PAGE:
Art museums and other exhibition formats can be thought of freely and in new ways in virtual worlds. That has enormous appeal. Especially since there is a great need for new ideas. Innovative cultural managers are currently discussing the transformation process and the future of their institutions.
In virtual realities, scenes and their architecture as a spatial staging framework have different boundaries than in the analog. Exhibition concepts, mediation, art itself, everything is up for grabs. With NFTs, not only usage rights are renegotiated. The same is true for galleries, the independent scene or expositions. The web is now three-dimensional.
Museums are places for self-reflection and social debate. The demand to open up more to the outside world and to involve the public more participatively in the museum's work is often on the table. This also involves target groups that are not normally museum visitors.
It's not only for them that it's worth taking a look at new exhibition concepts in VR. Especially since interaction with one's own face, via web cam and sound, can take place without any additionally required hardware.
Those in charge of archives can also rethink. They are the safekeepers and custodians of our cultural treasures, well documented and made available in a targeted manner. With 3D scanning technology, the way is already open to capture digitized material realistically in three dimensions.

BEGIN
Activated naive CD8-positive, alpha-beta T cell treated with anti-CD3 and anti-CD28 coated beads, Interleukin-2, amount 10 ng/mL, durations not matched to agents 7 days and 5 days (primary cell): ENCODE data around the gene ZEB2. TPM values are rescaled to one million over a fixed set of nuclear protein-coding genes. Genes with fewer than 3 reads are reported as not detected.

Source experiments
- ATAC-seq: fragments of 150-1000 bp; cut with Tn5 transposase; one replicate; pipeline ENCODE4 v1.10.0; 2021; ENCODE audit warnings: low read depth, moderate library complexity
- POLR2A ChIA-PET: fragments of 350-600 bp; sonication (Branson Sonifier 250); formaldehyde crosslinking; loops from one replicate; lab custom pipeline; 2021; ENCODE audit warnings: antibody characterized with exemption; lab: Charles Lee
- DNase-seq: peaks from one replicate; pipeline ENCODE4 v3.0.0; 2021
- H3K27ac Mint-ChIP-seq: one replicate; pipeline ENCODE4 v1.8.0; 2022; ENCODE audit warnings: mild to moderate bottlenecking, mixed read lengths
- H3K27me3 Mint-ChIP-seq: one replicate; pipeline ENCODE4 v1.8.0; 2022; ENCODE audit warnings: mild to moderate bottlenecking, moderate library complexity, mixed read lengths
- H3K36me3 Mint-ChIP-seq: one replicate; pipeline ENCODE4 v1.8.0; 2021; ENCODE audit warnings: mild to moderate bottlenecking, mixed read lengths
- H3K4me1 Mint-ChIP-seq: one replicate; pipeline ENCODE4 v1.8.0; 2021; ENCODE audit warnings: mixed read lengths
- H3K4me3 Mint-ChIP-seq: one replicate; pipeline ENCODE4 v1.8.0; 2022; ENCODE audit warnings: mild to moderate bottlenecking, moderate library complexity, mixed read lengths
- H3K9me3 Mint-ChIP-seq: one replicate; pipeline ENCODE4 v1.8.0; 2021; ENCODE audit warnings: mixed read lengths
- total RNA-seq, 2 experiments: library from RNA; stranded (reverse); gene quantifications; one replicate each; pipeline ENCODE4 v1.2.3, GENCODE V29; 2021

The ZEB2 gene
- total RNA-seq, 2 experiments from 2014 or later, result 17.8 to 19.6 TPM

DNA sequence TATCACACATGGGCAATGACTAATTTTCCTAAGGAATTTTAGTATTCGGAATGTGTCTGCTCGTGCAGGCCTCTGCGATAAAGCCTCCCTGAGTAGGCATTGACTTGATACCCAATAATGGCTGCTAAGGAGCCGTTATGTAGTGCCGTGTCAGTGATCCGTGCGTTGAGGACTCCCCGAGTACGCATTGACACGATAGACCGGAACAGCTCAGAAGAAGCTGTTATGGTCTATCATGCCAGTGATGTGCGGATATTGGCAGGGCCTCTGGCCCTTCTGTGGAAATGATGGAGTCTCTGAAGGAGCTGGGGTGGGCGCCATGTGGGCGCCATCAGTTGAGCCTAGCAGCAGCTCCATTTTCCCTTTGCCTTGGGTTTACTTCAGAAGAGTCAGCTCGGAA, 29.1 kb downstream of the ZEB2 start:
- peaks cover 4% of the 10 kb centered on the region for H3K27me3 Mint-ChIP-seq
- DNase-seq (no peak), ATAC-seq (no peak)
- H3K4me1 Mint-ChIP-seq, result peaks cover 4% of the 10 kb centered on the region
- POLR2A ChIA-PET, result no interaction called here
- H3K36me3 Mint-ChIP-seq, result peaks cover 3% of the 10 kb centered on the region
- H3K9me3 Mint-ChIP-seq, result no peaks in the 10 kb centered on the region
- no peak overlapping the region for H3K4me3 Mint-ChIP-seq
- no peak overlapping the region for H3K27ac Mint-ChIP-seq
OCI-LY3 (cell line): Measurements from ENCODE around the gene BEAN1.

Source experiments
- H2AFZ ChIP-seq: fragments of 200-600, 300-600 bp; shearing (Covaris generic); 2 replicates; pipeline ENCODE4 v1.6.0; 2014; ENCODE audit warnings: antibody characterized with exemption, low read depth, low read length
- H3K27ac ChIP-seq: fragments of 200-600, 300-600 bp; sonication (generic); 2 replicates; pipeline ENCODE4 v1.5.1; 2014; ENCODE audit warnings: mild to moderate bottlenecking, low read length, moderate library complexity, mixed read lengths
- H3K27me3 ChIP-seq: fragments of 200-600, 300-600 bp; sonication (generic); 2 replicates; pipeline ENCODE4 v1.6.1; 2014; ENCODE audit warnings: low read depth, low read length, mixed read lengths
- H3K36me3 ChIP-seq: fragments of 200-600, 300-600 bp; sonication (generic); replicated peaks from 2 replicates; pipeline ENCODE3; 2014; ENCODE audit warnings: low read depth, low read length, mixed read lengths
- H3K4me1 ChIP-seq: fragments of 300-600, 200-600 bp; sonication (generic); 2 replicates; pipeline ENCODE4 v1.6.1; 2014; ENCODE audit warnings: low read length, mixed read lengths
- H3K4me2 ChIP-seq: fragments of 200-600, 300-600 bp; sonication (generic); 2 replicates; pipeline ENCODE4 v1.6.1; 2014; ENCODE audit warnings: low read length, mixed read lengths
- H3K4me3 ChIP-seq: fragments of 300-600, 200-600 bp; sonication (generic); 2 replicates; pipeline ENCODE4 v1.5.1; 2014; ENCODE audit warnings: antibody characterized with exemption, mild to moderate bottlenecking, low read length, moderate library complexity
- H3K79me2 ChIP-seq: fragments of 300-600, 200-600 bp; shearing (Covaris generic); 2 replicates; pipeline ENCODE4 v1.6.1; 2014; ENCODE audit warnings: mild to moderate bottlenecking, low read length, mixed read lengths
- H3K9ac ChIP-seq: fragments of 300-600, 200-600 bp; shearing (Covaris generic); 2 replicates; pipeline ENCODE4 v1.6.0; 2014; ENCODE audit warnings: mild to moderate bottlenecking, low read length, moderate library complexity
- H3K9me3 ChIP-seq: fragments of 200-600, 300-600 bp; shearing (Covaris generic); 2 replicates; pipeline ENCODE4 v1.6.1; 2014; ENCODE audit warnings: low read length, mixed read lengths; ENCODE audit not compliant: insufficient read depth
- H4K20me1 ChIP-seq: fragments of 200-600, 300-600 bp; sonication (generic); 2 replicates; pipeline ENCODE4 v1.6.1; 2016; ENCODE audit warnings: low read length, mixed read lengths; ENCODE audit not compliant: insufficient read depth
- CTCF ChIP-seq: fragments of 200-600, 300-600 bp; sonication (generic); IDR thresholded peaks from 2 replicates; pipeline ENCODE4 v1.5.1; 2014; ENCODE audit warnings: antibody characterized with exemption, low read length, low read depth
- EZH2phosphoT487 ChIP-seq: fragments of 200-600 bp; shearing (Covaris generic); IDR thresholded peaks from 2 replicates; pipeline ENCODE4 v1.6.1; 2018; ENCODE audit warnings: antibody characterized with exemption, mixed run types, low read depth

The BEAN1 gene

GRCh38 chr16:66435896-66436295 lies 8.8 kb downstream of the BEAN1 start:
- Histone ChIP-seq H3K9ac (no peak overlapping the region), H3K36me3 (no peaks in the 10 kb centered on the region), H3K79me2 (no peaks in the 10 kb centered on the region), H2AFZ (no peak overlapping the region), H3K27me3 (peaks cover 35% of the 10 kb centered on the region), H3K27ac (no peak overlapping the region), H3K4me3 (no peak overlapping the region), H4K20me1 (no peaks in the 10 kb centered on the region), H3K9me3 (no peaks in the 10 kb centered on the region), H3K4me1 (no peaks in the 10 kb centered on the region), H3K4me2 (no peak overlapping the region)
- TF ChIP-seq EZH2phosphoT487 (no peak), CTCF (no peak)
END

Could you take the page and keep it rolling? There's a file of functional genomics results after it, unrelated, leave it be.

They can now be presented and contextualized in virtual exhibition spaces. For collaborative scholarly exchange or for archival pedagogy. This is an important discipline in a digital world where proper management of sources is essential.
Another benefit is that archival materials placed in a current context in virtual environments can be enhanced for audiences that otherwise lack direct access.
Completely new presentation formats are not only available to institutional cultural workers; the independent scene can also profit from them. How exactly they work, when and with what staging power they reach the audience, will be further explored.
What is already clear is that the virtual experimental field should remain human, and visitors should not be forced behind the facade of avatars. Because here, too, it is often a matter of open conversations and transparent discussions in which it is good to be able to look at faces with emotions.